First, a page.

Patients with cancer of the breast, prostate and cervix (reviewed in Table 1) were selected solely on the basis of their severe adverse normal tissue reactions to radiotherapy (RTOG3-4). Breast cancer patients 10, 12 and 13 had relatives also diagnosed with breast cancer (Table 1). Severe late normal tissue reactions were observed in 18/20 cancer patients and for 2 of these (patients 10 & 11) the late reaction was preceded by a severe acute reaction. Another 2 patients, patients 1 and 9, exhibited severe acute reactions only.

Table 1 Clinical review for patients with adverse normal tissue reactions to radiotherapy

3.2 ATM Protein Levels

We determined ATM protein levels from LCLs established from patients: 52 individuals in total. We referred to the individual with the highest level of ATM protein in cell extracts as the 'highest expresser'. The highest expresser was subsequently included as a reference lane in repeat immunoblots (Fig. 1A lane 8, Fig. 1B lanes 1 & 8, Fig. 1C lanes 7 & 8). At least two different cell extracts were analysed and averaged as a percentage of the highest expresser using scatter plots (Fig. 2). The 14 breast cancer patients which had no adverse reaction to radiotherapy, referred to here as 'non-reactor controls' (NRC see Fig. 2), had a mean level of the ATM protein of 84% compared with the highest expresser (range 63% - 100%). For the 2 A-T null cell lines we observed no ATM expression [25]. For the 4 obligate A-T heterozygotes (ATH) with null mutations the ATM protein levels were > 55% (range 56% - 84%) compared to the mean for non-reactor controls (Fig. 2). Unexpectedly, ATH5ABR, the A-T heterozygote control with a missense mutation (see below) was the lowest expresser of all obligate heterozygotes with an ATM protein level ~14% compared to the highest expresser and ~17% compared with the mean for non-reactor controls (Fig. 2 and see also Fig. 1A lane 10). Women with SLE (Fig. 2) had ATM levels > 70% compared with the highest expresser and a mean ATM protein level (87%) comparable to the mean for non-reactor controls (84%) (Fig. 2).

Figure 1
figure 1

Western analysis of protein extracts from LCLs established from patients listed in Table. 1. A & B. Basal levels of the ATM protein. C. ATM protein levels before and 1 hour after an IR exposure of 5 Gy. Western blots were probed with the ATM-2C1 antibody (Abcam). Obligate A-T heterozygote (ATH); Highest ATM expresser (HE); Non-reactor controls (C1-3).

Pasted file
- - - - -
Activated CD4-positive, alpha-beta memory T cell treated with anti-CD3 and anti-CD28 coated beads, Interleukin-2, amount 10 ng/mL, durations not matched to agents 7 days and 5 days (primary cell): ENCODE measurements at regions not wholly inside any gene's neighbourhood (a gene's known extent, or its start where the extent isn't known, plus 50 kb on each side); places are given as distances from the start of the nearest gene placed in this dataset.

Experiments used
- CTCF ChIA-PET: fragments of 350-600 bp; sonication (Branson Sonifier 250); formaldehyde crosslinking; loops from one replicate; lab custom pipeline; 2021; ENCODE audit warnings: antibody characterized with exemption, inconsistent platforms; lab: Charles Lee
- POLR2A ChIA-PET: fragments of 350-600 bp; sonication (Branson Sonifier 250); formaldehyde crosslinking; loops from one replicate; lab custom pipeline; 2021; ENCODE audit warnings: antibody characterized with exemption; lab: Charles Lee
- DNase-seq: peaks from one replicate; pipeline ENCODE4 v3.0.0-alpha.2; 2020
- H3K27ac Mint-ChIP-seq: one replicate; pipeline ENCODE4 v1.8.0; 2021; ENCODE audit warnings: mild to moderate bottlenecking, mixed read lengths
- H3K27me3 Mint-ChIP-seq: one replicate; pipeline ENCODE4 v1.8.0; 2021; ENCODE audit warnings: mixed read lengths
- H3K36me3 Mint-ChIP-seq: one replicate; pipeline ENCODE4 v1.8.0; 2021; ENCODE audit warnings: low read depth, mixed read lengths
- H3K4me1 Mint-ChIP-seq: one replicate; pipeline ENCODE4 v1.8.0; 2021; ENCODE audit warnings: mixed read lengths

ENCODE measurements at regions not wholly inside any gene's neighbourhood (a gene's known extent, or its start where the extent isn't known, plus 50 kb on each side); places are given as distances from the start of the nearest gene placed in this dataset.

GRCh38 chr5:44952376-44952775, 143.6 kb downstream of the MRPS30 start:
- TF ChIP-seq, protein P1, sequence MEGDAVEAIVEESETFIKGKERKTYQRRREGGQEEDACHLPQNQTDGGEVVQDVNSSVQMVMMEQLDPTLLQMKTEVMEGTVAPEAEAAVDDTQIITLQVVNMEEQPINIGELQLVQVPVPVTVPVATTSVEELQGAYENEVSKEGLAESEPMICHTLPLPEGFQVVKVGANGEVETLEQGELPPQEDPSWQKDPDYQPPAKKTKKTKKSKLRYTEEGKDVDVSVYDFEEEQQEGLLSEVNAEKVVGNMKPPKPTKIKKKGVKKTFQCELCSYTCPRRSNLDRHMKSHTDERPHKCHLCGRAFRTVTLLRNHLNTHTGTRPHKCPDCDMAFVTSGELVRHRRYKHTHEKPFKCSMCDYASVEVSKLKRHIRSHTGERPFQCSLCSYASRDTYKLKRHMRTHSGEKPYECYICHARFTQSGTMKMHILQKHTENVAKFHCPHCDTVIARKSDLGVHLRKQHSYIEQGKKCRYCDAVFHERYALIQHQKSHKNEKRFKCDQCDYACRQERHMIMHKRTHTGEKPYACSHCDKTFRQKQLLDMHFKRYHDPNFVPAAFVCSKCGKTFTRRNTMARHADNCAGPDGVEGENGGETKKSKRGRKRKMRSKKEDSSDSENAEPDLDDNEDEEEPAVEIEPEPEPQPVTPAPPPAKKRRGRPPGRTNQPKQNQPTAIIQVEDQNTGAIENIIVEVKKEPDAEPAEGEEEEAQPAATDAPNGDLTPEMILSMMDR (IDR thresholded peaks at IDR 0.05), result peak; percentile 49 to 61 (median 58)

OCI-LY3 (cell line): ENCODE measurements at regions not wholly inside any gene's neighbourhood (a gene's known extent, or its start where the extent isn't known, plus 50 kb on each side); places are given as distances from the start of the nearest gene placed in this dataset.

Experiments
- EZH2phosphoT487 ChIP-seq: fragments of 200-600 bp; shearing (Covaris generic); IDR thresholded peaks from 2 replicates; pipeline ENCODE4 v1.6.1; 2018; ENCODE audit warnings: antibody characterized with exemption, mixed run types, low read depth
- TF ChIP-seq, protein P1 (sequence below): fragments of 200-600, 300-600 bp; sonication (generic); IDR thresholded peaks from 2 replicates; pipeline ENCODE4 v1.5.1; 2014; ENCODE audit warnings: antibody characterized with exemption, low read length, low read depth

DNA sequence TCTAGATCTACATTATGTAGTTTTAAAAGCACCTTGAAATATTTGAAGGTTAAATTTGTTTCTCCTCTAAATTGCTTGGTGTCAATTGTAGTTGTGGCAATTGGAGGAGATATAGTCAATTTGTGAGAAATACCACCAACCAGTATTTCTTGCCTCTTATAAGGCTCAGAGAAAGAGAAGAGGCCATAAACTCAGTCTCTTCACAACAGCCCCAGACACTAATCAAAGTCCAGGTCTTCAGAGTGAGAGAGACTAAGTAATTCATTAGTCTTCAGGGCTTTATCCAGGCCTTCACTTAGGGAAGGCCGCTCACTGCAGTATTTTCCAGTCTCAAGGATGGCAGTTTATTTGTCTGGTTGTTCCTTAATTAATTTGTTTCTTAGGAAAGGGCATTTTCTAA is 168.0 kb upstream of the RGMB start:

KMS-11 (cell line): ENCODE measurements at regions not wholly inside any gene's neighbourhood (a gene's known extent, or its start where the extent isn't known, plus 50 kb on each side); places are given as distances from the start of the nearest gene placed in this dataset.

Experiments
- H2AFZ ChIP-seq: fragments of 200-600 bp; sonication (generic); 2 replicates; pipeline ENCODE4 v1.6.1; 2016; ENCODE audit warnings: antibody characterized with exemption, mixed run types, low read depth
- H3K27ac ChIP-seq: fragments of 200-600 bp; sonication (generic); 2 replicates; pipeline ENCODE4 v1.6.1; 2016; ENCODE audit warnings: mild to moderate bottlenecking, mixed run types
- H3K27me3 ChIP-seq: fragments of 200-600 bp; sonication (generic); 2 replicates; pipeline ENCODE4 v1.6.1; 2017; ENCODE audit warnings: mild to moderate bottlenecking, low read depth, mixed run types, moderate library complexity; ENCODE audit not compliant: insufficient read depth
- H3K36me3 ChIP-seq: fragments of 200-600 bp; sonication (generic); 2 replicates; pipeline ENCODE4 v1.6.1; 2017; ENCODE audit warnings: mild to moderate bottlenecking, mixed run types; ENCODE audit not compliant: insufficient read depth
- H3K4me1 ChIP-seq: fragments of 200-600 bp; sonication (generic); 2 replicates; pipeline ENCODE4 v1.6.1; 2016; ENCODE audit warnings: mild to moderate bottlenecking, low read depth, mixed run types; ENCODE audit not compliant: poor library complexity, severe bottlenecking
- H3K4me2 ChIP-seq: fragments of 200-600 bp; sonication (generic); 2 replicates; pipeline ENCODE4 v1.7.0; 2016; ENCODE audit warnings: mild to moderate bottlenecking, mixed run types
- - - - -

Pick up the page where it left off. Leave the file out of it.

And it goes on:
Figure 2
figure 2

Scatterplot showing the level of the ATM protein for LCLs established for the following population groups. Breast cancer patients with no adverse reaction to radiotherapy referred to as non-reactor controls (NRC); Women with SLE; Cancer patients with severe acute normal tissue reactions to radiotherapy (RS-acute); Patients with severe acute and late reactions (RS-A/L); Patients with only severe late reactions (RS-Late); Obligate A-T heterozygotes (ATH - Note: the 4 highest expressing ATH carry null mutations); A-T patients (A-T). ATM protein densities were plotted as a percentage of the level of the ‘highest ATM expresser’.

Four of the twelve breast cancer patients with severe late adverse normal tissue reactions to radiotherapy, patients 10, 11, 13 and 16, had levels of ATM protein ~35%, ~45%, ~8% and ~30%, respectively, compared to the highest expresser. These levels of the ATM protein were all < 55% compared with the mean for non-reactor controls (p = 0.0048) (Fig. 2 and see also Fig. 1A lanes 4 & 7, Fig. 1B lane 5 and Fig. 1C lanes 5 & 6). The adverse late reactions to radiotherapy manifest by two of these 'low expressers', patients 10 and 11, were preceded by severe acute affects (Table 1). We over-exposed western blots and found no noticeable expression of any novel ATM truncation products that might otherwise ameliorate or compound the detrimental effects of the low levels of ATM expression [26]. This result was consistent with other studies reporting instability of truncated proteins [27].